57. 57. 61
  58. 58. 62 PrEP is more than a prescription PrEP is a program
  59. 59.  Take Truvada every day  Provider* visits every 3 mos  HIV testing every 3 mos  Tied to Rx renewal  Hepatitis B testing  Kidney function testing  Regular STI screening  Pregnancy testing 64 *These activities don’t all need to be done by a doctor in their office Taking PrEP… What does it take?
  60. 60.  Adherence counselling  Perfection not required, especially for rectal exposure  Take 5 – 7 days before enough drug is “on board” to provide protection in the rectum, 3 weeks for the vagina  Then take Truvada every day  Honest, open discussions about sex, sexual health  PreP is “seasonal.”  PrEP is not forever. 65 Taking PrEP… What does it take?
  61. 61. 66
  62. 62. • iPrEX Open Label • 1,603 participants, 1,225 on PrEP • Most from Peru/Ecuador, 18% USA • 100% effectiveness associated with 4+ doses a week (rectal) • 84% effectiveness in ppl who took 2 -3 doses a week • Ppl engaging in higher risk sex self-selected for PrEP • Adherence issues more pronounced among young people 67
  63. 63. What PrEP does not do • Truvada as PrEP does not – Guarantee 100% protection from HIV (what does?) – Protect a person against other STIs like chlamydia, syphilis, or gonorrhoea – Prevent pregnancy – Cure HIV – Function as a treatment regimen for someone already living with HIV. 68
  64. 64. 69
  65. 65. 70 • True or False: PrEP does not work for women. • True or False: About 25% of people who take PrEP will have nausea. • True or False: Regular STD screening is not necessary while being on the PrEP program. • True or False: You don’t need to adhere perfectly to PrEP to achieve high levels of protection. • True or False: PrEP is forever, once you start there is no stopping.
  66. 66. 71
  67. 67. 72 tinyurl.com/PrEPNov18
  68. 68. PrEP4Love
  69. 69. Launching February 2016
  70. 70. Young gay black men Black hetero women Trans women of color
  71. 71. Love is contractible. Lust is transmittable. Touch is contagious. With PrEP, people can catch feelings, not HIV. This campaign will offer up the experiences of the heart and flesh that HIV has kept people from fully embracing… until now. With honest and visceral photography we will show how Chicagoans can love, explore, and touch freely because of PrEP.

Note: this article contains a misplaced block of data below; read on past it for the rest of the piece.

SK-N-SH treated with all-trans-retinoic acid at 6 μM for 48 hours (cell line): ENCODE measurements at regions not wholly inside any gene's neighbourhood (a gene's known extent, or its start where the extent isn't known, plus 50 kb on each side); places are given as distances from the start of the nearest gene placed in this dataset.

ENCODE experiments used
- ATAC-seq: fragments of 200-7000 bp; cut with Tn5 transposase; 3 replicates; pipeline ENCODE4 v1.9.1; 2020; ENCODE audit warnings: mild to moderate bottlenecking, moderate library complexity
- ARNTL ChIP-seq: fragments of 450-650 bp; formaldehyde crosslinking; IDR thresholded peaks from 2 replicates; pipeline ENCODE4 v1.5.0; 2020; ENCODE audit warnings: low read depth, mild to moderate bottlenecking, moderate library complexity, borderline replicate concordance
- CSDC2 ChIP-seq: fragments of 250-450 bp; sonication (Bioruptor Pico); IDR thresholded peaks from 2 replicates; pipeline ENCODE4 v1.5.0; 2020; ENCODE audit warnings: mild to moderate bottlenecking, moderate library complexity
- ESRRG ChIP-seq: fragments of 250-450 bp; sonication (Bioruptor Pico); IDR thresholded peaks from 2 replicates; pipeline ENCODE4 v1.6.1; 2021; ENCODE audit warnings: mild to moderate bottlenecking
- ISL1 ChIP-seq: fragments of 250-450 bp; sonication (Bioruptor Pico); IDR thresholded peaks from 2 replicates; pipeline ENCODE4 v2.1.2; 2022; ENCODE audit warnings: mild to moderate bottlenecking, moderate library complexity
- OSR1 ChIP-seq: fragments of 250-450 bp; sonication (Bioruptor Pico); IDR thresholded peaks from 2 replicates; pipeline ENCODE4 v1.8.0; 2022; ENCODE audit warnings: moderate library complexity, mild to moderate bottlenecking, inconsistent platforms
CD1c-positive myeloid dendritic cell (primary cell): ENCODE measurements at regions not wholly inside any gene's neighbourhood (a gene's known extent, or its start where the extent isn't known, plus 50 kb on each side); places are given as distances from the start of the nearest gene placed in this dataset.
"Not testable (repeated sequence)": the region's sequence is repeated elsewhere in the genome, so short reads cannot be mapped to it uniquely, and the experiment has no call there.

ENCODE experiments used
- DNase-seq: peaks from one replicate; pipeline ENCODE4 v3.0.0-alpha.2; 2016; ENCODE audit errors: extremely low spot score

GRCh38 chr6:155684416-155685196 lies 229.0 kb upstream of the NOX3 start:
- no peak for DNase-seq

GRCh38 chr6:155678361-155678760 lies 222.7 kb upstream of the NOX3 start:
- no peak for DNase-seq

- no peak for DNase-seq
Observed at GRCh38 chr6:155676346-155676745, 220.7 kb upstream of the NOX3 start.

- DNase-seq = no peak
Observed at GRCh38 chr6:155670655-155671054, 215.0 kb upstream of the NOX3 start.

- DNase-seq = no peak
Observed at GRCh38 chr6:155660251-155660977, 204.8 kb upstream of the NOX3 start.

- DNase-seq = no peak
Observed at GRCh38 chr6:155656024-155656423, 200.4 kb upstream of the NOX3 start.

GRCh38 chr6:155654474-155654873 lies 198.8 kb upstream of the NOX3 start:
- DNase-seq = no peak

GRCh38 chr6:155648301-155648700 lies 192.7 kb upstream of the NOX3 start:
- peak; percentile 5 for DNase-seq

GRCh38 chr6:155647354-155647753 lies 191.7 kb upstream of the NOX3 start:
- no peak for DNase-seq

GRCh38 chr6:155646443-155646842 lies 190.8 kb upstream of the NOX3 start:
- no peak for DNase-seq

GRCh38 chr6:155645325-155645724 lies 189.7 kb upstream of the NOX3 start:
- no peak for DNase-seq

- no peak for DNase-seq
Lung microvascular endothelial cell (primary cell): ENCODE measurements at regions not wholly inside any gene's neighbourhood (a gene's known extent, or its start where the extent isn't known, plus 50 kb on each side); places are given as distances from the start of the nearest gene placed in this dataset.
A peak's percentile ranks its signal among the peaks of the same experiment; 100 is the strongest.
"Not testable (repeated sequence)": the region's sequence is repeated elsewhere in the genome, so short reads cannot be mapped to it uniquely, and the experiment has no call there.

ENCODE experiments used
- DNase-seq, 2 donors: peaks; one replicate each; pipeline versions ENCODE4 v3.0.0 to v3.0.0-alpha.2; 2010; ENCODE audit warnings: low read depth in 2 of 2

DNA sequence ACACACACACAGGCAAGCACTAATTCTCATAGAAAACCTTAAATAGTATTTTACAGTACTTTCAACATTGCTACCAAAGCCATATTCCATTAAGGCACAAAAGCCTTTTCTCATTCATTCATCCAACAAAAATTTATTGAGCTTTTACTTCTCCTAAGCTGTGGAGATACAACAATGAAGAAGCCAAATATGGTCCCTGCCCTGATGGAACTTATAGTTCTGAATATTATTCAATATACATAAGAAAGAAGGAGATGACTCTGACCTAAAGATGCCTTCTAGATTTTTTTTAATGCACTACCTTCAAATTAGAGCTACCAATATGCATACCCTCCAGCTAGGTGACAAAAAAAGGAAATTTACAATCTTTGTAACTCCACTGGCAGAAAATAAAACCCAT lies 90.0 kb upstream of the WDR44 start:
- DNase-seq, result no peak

72. 72. Gay black men 18 to 29, individuals and partners Cisgender heterosexual black women 18 to 40, individuals and partners Transgender women of color 18 to 40, individuals and partners 8 individuals (4 couples) will be selected OPEN CASTING – DEADLINE SUNDAY 11/15 tinyurl.com/PrEP4Love
  73. 73. www.myprepexperience.org
  74. 74. Who might be a good fit for PrEP? •Person indicates an interest in taking PrEP 80
  75. 75. Who might be a good fit for PrEP? • Person is in a “magnetic” relationship –HIV-negative and has HIV+ partner who is not on meds, or not undetectable, or other mitigating circumstances 81
  76. 76. Who might be a good fit for PrEP? • Male, female, transgender person engaging in sexual activity within high prevalence area or social network, and/or: – Doesn’t use male or female condoms consistently – Diagnosed with STI(s) – Exchanges sex for money, food, shelter, drugs, etc. – Uses illicit drugs or depends on alcohol – Is or has been incarcerated – Does not know partner’s HIV status and one of the above factors is true for partner – Injects drugs one or more times daily – Shares injection equipment – Injects cocaine or meth 82
  77. 77. PrEP-C
  78. 78. pleasure intimacy connection emotion lust love
  79. 79. 85 In this sample of men who are in a relationship with a perceived HIV-negative man, we found that intimacy motivation was the strongest predictor of adopting PrEP. “Intimacy Motivations and Pre-exposure Prophylaxis (PrEP) Adoption Intentions Among HIV-Negative Men Who Have Sex with Men (MSM) in Romantic Relationships” – Annals of Behavioral Medicine August 2014
  80. 80. 86 Reclaim pleasure
  81. 81. 87
  82. 82. 89
  83. 83. Accessing PrEP in Chicago • Any medical provider who can write a scrip can write one for Truvada as PrEP • tinyurl.com/ChicagoPrEPproviders • Chicago PrEP Line - (872) 215-1905 90
  84. 84. 91 PrEP at CORE
  85. 85. PrEP Access –The CORE program 92 • HEAT – Helping Eliminate AIDS through Teamwork • Health Educators are first line for PrEP Clinic – PrEP education, screenings, initial lab tests, benefits – Health educator appointments available Monday – Thursday
  86. 86. PrEP Access –The CORE program 93 • Primary clinic location: CORE Center – Monday afternoons for youth under 25 – Tuesday evenings and Friday afternoons for all • Secondary locations: Fantus Adolescent Clinic, Wednesday/Thursday afternoons • Project Coordinator: Raymond McPherson (312/846-3578)
  87. 87. PrEP Access –The CORE program 94 • Initial screening appointment in PrEP clinic will include Rx if necessary lab tests are in medical record (HIV, CrCl) • 1 month f/u appointment for adherence, side effects • 3 month f/u, then quarterly • Adherence, risk reduction support provided in clinic by HE, HEAT staff • Access to research opportunities
  88. 88. 96
  89. 89. Uninformed, misinformed providers 97
  90. 90. 98
  91. 91. Handy brochure 99 Designed to help individuals talk to their doctors about PrEP Before, during, after visit Questions to ask Web resources tinyurl.com/talkPrEPtoDr
  92. 92. 100 PrEPline, 855-448-7737 The CCC Pre-Exposure Prophylaxis Service 11 a.m. – 6 p.m. EST http://nccc.ucsf.edu/2014/09/29/introducing-the-ccc-prepline/ PrEP Warm Line